I spend a lot of time on the road. If I were not a photographer, I don’t know how I would ever survive the journey from point A to point B. Every trip is constantly and pleasurably interrupted by visual stimuli that demand my attention. There are things and places I feel compelled to photograph and further investigate. STORYBOARDS, is a body of work that explores my interest in the interaction of old and new, past and present, and the validity of each.
Borrowing the title from the film and television industry, storyboards are preliminary drawings that represent the visual and chronological structure of the story to be filmed. This body of work is an interpretation of this concept. The idea of using several images as one is not new, but I feel compelled to explore it. My interest in this technique is strongly influenced by the work of David Hockney and Robert Rauschenberg, both of whom use photo-collage in different ways.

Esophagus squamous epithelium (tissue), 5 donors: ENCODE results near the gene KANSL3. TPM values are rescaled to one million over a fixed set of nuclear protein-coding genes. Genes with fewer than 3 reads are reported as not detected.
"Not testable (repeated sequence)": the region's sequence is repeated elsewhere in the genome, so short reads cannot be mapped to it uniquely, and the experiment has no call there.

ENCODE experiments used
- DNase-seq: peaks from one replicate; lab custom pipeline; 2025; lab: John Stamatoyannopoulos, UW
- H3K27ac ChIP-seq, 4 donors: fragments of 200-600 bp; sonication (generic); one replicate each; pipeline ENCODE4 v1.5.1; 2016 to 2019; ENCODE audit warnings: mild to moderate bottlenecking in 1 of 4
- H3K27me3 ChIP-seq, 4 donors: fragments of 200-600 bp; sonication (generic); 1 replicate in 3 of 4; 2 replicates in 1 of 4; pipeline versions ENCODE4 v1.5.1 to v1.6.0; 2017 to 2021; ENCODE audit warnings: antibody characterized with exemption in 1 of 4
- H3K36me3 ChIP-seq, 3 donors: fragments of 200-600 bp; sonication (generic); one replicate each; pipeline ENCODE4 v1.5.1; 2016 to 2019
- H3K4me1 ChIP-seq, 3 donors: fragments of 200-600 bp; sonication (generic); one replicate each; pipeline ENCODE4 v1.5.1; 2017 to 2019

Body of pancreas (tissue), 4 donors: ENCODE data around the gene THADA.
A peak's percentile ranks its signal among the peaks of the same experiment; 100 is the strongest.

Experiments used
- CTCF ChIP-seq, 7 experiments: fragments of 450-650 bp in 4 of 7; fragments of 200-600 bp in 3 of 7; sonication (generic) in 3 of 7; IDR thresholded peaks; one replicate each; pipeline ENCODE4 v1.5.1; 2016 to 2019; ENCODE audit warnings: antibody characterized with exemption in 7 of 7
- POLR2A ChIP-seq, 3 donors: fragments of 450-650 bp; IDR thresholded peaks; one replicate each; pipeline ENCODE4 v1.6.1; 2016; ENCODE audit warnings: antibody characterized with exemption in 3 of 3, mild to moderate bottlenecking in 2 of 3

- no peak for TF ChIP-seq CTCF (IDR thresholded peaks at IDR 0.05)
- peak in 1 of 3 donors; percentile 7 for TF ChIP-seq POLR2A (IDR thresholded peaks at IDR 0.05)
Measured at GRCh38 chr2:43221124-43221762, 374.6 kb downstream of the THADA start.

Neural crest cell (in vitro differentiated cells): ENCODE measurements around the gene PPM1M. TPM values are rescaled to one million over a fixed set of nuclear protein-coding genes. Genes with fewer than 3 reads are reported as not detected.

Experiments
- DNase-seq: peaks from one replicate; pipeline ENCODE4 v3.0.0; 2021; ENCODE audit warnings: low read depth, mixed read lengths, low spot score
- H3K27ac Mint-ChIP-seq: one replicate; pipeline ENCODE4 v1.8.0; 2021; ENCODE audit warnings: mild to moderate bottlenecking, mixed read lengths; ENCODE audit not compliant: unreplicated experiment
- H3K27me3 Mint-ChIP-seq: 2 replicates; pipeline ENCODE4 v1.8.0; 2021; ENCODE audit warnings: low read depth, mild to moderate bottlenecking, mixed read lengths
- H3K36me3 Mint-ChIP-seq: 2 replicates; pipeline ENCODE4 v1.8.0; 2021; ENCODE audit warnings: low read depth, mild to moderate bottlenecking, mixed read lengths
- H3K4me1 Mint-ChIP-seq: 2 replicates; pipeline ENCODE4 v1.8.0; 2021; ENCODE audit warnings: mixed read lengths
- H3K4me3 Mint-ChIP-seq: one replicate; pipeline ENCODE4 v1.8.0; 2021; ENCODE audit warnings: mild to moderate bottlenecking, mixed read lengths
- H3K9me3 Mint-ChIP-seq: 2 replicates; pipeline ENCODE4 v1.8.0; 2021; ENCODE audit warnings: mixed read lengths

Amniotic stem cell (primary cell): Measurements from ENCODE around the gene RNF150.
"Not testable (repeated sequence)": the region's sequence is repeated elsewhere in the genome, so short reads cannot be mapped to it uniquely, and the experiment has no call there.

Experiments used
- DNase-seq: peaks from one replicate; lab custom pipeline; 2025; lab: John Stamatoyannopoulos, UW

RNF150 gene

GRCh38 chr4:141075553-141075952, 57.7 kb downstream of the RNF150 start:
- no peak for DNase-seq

The construction of the images can create a feeling of spatial disorientation when they are viewed at close range. When viewed from a distance, they become formal abstractions; a palette of lines, shapes, colors, and texture. Most importantly, these images are meant to represent a place using several detailed photographs as opposed to one straight image. I believe this can allow for a more complete understanding of the subject and the story it holds.